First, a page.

Thursday, December 30, 2010

Aunt Cynthy Dallett

Sarah Orne Jewett (1849–1909)
From Sarah Orne Jewett: Novels and Stories

When Sarah Orne Jewett published this week’s selection in an early January issue of Harper’s Bazaar 115 years ago, its title was the seasonally appropriate “The New-Year Guests.” She changed the title four years later when the story was reprinted in a book-length collection—an implicit acknowledgment of a heroine whose type appears often in her fiction: a New England woman living alone in her home. Such a character appears in a previous Story of the Week selection, “Going to Shrewsbury,” in which Mrs. Peet loses her home to an unscrupulous relative; we noted in our introduction how Jewett depicts the precariousness of solitude for women. Similarly, this week’s story, “Aunt Cynthy Dallett,” portrays how, for two women, such isolation can become unstable due to more benign reasons.

Still, Aunt Cynthy and her niece
, while sometimes lonely, value their isolation and their respective homes. Margaret Farrand Thorp, in her 1966 study of Jewett’s fiction, notes (using this story as a paramount example), “Misanthropy has nothing to do with this state of mind. Most of the solitaries like to mix with people and like to talk, but there are other things they value more, independence, the pleasure of being surrounded by their own possessions, freedom to order their lives and do things in their own way.” The tension in Aunt Cynthy Dallett” results when the two women, one growing older and the other poorer, are faced with the possibility that they can no longer sustain the households they have grown to love. But, since it’s New Year’s Day, Aunt Cynthy ultimately follows the tradition established by her father, who “made a good deal of it; he said he liked to make it pleasant and give the year a fair start.”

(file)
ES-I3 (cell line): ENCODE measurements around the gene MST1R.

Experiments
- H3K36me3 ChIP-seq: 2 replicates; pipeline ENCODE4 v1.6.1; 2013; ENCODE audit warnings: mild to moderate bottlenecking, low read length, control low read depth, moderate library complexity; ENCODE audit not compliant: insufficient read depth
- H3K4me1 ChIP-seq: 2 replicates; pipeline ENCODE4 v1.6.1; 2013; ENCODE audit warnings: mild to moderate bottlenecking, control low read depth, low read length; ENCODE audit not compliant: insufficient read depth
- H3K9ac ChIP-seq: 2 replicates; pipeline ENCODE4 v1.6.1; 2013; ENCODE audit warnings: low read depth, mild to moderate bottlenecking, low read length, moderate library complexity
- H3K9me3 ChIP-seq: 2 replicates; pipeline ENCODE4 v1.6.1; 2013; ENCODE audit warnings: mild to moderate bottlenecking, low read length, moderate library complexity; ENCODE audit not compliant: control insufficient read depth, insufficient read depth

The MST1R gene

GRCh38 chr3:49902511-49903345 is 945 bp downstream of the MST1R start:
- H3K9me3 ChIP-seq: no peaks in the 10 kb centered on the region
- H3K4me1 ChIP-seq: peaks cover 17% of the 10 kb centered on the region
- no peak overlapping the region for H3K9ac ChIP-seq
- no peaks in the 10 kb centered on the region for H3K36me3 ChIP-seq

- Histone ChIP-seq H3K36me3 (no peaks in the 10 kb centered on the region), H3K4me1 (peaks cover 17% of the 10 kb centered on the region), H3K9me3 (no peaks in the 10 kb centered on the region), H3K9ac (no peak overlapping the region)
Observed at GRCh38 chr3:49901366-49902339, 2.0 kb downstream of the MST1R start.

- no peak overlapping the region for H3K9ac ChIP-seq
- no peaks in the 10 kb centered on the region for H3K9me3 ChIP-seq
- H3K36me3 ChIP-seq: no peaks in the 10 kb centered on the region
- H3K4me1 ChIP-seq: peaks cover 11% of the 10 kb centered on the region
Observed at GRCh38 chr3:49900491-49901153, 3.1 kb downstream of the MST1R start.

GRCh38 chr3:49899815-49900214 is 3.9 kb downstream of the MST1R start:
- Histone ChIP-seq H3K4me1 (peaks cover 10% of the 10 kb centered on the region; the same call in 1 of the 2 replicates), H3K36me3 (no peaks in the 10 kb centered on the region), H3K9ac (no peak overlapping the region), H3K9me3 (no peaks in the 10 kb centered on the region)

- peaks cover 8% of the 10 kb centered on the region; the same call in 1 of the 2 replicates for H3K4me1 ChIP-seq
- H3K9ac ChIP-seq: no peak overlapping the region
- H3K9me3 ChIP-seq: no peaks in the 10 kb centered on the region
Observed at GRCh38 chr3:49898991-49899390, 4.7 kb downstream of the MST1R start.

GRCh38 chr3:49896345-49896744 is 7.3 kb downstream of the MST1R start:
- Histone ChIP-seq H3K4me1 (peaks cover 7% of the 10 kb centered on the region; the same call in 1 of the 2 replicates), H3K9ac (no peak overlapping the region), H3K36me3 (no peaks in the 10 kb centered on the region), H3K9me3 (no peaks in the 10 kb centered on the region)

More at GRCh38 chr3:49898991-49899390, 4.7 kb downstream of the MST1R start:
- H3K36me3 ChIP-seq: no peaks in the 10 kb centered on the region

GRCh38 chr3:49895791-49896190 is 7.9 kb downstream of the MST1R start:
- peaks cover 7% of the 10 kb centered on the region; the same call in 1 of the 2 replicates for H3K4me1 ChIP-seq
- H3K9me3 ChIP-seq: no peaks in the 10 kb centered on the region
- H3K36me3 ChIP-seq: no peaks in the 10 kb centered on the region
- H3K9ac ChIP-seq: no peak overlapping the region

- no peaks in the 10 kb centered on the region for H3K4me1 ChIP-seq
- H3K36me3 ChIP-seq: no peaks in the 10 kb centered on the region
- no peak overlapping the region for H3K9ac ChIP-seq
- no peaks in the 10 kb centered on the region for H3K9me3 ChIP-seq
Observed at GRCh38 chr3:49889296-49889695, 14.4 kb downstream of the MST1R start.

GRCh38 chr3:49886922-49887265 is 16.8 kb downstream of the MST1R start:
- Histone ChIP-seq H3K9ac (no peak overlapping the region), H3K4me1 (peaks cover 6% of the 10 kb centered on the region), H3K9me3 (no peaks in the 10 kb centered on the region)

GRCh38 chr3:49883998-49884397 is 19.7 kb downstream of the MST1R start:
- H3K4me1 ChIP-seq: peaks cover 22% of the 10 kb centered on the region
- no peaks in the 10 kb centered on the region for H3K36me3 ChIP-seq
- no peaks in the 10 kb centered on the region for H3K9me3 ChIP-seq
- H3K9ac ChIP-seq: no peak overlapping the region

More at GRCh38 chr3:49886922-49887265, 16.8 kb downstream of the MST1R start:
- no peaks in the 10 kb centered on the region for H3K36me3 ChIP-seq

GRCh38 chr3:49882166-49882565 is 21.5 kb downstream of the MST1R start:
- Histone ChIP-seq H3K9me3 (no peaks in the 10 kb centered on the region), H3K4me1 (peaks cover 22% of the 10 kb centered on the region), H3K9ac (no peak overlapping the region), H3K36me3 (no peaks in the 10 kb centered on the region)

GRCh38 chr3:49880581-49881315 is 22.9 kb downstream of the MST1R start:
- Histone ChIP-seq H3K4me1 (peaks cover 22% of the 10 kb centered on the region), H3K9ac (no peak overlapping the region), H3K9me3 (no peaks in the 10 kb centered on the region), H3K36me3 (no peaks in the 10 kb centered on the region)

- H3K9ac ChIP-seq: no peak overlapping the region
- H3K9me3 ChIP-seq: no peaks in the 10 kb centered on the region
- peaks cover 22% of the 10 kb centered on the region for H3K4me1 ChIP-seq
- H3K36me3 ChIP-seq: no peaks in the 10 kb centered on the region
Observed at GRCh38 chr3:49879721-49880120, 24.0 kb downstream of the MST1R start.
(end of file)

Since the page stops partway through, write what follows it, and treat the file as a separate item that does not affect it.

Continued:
“No,” said Mrs. Hand speaking wistfully,—“no, we never were in the habit of keeping Christmas at our house. Mother died when we were all young; she would have been the one to keep up with all new ideas, but father and grandmother were old-fashioned folks, and—well, you know how ’t was then, Miss Pendexter: nobody took much notice of the day except to wish you a Merry Christmas.”

“They did n’t do much to make it merry, certain,” answered Miss Pendexter. “Sometimes nowadays I hear folks complainin’ o’ bein’ overtaxed with all the Christmas work they have to do.” . . . If you don't see the full story below, click here (PDF) or click here (Google Docs) to read it—free!

This selection may be photocopied and distributed for classroom or educational use.


Grammarrocks said...

What a powerful story. I've always loved the short story form. As I read this one, I couldn't help but be reminded of Susan Glaspell's "A Jury of Her Peers." Although very different in premise, with the latter having a rather sinister back drop to work against, the tone is so similar in many ways. Both authors vividly show how much is going on inside the seemingly quiet exteriors of women. There is so much more happening than outsiders would ever guess.

I know and relate to these women. In many ways I am these women. That's always the magic of great story telling: readers identifying with the characters, especially characters who on the surface are completely different than oneself. It ties us all to each other and shows us that we share our humanity together.

Anonymous said...

What a privilege to read such a wonderful story from a distant past and different
culture. I could see, feel and hear the characters as they spoke and see the scenery on their journey and house where they stopped for dinner. Thank you.
Kathleen Mary NZ